29 July 2019
I’ve had lots of jobs and written lots of things - separately, mind - but working as a Digital Student Ambassador is the first time I’ve actually been paid to write.
As someone who has spent a lot of time looking for freelance writing jobs and sending applications out left, right, and centre, this was perfect.
It has helped me as a writer by giving me a sense of regularity. Any serious writer knows that the only way to work is through dedication, focus, and a strong self-will. It is not enough to just sit down and expect the words to flow magically. J K Rowling may claim that Harry Potter just 'strolled into [her] head, fully formed' whilst on a train but the books themselves, the plot lines and characters, didn’t just appear every time she daydreamed. The only way to write is to sit down and write.
Your mind is a very complicated thing and getting it to put all its energy into one thing, completely undisturbed and working at full power, is no small feat. It’s why some writers take years on their work, and others produce a novel a year in a burst of extremely unbalanced creative fury.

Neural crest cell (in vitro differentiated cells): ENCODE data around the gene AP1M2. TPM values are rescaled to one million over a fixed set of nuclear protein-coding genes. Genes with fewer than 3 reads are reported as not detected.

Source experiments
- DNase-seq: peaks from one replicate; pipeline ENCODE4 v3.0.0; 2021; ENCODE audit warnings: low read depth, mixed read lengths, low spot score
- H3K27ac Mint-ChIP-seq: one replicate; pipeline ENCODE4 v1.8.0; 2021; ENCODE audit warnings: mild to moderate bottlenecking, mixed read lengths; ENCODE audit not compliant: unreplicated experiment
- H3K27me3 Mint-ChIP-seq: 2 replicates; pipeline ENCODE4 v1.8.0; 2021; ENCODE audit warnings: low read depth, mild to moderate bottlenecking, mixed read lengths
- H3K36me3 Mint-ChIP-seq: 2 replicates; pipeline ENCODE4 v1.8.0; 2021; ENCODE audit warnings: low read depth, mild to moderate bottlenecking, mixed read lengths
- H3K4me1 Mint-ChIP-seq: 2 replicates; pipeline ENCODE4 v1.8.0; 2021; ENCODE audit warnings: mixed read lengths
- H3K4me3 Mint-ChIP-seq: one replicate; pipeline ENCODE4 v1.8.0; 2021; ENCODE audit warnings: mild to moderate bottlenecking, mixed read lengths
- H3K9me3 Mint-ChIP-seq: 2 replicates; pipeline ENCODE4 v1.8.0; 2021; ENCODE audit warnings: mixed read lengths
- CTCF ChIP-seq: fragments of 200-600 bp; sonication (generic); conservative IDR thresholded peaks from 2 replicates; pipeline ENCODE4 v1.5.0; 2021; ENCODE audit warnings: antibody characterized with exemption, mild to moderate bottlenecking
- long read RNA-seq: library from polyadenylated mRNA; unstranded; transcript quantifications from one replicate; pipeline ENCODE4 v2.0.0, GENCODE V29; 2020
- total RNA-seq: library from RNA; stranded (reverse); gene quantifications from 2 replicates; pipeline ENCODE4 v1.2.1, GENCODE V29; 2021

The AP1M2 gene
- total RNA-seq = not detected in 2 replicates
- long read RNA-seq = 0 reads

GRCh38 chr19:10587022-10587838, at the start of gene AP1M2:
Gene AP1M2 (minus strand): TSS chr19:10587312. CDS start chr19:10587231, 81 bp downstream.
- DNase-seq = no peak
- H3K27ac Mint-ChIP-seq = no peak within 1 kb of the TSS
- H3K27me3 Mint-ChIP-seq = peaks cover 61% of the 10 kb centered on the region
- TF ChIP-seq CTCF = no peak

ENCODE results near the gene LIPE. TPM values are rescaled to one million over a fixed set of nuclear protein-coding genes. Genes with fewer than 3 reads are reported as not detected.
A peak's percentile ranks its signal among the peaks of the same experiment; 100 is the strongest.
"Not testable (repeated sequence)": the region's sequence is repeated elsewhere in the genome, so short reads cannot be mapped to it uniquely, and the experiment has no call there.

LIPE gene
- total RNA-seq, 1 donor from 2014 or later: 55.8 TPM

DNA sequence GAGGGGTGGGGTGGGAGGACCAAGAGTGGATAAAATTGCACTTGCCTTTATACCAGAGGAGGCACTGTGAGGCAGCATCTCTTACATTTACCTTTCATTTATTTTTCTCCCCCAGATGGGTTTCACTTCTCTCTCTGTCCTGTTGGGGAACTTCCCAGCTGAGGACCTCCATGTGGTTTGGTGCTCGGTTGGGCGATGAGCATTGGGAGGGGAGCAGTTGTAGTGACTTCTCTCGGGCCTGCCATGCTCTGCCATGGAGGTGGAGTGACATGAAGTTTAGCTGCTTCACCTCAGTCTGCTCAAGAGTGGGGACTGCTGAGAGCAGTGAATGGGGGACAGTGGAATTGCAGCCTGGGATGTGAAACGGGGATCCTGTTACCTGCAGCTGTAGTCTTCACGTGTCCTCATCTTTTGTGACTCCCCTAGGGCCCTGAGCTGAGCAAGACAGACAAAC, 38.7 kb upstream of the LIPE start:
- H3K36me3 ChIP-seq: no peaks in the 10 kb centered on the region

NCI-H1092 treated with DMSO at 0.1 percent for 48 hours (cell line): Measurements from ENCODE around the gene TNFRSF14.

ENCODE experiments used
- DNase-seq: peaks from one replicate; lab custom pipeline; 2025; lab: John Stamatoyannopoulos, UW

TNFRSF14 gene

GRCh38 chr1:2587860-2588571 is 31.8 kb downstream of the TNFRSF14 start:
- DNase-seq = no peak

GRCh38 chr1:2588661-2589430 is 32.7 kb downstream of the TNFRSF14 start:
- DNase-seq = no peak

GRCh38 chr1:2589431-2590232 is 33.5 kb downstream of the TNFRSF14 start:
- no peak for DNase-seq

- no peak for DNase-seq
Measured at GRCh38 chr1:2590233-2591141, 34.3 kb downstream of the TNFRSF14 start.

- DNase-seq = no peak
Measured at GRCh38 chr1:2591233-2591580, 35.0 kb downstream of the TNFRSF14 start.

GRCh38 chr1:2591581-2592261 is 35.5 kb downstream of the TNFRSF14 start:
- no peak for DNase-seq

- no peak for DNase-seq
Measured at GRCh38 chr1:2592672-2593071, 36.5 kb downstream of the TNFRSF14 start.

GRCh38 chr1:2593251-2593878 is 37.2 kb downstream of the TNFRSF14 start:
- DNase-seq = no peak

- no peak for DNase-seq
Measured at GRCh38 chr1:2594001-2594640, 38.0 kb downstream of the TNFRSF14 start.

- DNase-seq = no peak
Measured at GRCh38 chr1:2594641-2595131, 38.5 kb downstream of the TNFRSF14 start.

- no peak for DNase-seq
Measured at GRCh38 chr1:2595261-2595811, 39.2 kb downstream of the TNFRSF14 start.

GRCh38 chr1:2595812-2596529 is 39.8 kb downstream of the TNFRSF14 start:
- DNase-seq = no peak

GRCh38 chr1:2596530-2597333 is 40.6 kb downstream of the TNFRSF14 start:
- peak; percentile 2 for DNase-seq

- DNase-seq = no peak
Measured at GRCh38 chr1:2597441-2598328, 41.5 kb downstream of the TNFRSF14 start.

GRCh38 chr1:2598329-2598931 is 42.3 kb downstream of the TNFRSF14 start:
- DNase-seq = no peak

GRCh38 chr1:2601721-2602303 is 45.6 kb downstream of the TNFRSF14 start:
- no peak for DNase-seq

But first things first.
Writing regularly for uni and getting paid was a good introduction in helping me find my own writing voice, what tone I tend to use, whether a piece calls for more advanced vocabulary, and how much emotion.
It’s also an excellent exercise in focus. When writing, my mind jumps about a lot and flings random phrases and words into my consciousness, so I have to go down a few separate lines and write them before they vanish, then return to what I was originally writing. It has resulted in my going off on a tangent for over an hour, nudging a potential new piece out into the world while the actual piece that needs to be written gets brushed aside. With writing for your uni, you have a set task, a question that needs to be answered.
I've found that writing about your own experiences in a relaxed, flexible job where people are genuinely interested in what you have to say is an excellent way to start.